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Atelier Ayesha Plus: The Alchemist Of Dusk Review

by Dean James

The role-playing game genre comes in many different forms, especially of the Japanese variety. One of the longest and most consistent series in that genre over the last two decades has been the Atelier franchise, which first debuted back in 1997. Since that time, Gust has brought the series to a number of platforms, mostly within the PlayStation family. While Gust has been releasing new games as well, they have had a major focus lately on updating some of the more recent entries in the series under the Plus name. The latest comes in the form of Atelier Ayesha Plus: The Alchemist of Dusk that provides players with uniquely complex, but yet still somehow simple gameplay that can be picked up at anytime.

The Atelier franchise gets its name from the French word for “workshop,” which is exactly what this series is always known to revolve around. Alchemy is front and center yet again. The lead character, the alchemist Ayesha, goes on a journey to find out if her sister is really dead. Considering the story of most games in this franchise are incredibly lighthearted, this is a nice change of pace, adding a level of gravity to the experience. However, the rest of the story is by the book in terms of what one would expect from Atelier, including an abundance of genuine laughs along the way.

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The humor found in Atelier Ayesha Plus: The Alchemist of Dusk owes a great deal to the interactions amongst the characters that Ayesha will meet, though the voice acting can be very spotty at times. Many of these characters are ones that the player will run across throughout the game in various locations, with a good number of them being able to be recruited to Ayesha’s party.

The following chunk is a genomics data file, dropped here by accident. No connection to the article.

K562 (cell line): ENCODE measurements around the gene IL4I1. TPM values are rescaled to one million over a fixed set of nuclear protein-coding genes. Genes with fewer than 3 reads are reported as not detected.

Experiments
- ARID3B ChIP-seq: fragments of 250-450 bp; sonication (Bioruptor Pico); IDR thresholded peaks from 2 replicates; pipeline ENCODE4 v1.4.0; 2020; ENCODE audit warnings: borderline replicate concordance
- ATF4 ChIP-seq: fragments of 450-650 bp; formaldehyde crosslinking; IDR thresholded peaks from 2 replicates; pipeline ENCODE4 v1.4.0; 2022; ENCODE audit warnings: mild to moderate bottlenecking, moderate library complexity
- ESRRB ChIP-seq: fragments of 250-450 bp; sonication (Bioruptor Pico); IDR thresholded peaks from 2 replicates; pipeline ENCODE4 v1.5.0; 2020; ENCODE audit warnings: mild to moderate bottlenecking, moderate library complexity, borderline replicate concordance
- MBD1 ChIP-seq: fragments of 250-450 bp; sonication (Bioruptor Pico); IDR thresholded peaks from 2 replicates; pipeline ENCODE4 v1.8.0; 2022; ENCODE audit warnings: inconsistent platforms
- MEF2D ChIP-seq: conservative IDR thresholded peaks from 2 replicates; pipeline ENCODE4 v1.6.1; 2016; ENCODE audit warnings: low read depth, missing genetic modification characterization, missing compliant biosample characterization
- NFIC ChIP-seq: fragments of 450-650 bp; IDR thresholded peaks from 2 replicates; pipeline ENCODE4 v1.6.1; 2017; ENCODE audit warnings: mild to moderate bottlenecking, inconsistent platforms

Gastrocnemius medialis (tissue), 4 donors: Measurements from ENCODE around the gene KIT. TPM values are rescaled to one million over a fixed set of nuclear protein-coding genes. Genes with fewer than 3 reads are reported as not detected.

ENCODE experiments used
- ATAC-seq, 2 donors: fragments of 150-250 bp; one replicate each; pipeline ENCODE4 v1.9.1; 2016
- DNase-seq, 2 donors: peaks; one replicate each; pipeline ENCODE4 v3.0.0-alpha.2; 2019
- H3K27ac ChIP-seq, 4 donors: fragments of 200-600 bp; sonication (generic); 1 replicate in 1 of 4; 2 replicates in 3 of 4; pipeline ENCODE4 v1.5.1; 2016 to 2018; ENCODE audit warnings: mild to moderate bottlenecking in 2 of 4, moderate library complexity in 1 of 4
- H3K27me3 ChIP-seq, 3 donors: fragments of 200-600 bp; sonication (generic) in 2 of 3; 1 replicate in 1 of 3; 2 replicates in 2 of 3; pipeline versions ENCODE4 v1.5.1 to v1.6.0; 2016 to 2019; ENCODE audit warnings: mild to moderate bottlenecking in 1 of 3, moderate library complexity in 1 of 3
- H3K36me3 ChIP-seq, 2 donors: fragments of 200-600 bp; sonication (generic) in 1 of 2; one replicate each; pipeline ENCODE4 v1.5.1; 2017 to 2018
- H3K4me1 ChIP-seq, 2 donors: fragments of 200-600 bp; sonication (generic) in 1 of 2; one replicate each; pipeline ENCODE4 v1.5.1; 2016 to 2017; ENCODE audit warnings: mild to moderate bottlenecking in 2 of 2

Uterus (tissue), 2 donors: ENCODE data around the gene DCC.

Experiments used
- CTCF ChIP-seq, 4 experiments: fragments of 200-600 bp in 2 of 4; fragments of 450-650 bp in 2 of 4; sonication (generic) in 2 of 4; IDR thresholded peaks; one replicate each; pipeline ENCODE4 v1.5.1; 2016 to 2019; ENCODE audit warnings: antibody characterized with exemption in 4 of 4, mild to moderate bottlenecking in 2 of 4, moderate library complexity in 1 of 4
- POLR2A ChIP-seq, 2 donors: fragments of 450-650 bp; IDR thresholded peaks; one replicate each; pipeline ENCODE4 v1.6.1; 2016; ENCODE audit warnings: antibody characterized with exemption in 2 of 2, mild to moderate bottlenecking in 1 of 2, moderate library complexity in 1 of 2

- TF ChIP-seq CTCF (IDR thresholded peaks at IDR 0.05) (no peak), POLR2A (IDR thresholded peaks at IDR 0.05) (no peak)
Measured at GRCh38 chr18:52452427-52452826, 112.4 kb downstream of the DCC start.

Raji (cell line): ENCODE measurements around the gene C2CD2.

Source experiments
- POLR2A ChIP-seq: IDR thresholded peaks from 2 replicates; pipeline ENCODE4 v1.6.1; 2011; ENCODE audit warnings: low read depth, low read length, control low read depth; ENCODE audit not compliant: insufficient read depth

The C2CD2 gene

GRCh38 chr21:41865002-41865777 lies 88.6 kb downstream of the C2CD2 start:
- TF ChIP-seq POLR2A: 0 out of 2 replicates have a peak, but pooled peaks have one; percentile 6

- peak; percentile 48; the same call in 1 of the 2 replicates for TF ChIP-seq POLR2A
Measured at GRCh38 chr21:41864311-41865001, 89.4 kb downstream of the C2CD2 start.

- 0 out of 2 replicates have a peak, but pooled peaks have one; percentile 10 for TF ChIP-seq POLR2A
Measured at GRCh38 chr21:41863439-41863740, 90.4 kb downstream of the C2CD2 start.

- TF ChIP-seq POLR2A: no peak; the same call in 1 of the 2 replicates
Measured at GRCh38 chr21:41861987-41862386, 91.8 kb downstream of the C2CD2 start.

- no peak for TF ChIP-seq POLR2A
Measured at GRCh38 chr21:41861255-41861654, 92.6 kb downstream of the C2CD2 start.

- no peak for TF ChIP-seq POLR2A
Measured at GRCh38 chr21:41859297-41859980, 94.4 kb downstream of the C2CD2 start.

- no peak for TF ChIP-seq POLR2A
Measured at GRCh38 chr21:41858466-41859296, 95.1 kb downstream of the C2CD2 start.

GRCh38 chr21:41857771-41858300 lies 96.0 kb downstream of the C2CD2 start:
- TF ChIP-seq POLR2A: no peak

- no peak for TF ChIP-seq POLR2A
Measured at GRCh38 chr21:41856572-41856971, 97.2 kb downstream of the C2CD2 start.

This new Plus version of the game actually allows one to switch party members in and out at any time. This is a vast improvement on the old system that made it difficult to switch between the sidequests associated with each possible party member. Each of these sidequests can actually affect the overall story of the game, allowing the player to experience a multitude of different endings.

As per usual with the the Atelier series, the player will scour numerous different locations around the ever growing map to gather materials that can then be made into other items through crafting. The large recruitable party system improves upon the basic gathering system that the series is known for, by providing different gathering items in certain areas depending on which characters are in the party at that time. This prolongs the length of the game by having the player backtrack a few times for better materials, while also infusing some new blood into the typical system players are used to from the franchise.

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The alchemy system in Atelier Ayesha Plus: The Alchemist of Dusk is a little bit more involved than in the past, with the ability to switch around ingredients to make more potent materials. However, this is something that is entirely superfluous in the game, allowing players the ability to do the minimum and still make it through without much of a problem. Being able to choose the complex or simple route is a great decision for a game like this, as the player can dive right into the world of alchemy, or just use it as a quick means to an end while playing a relaxing game.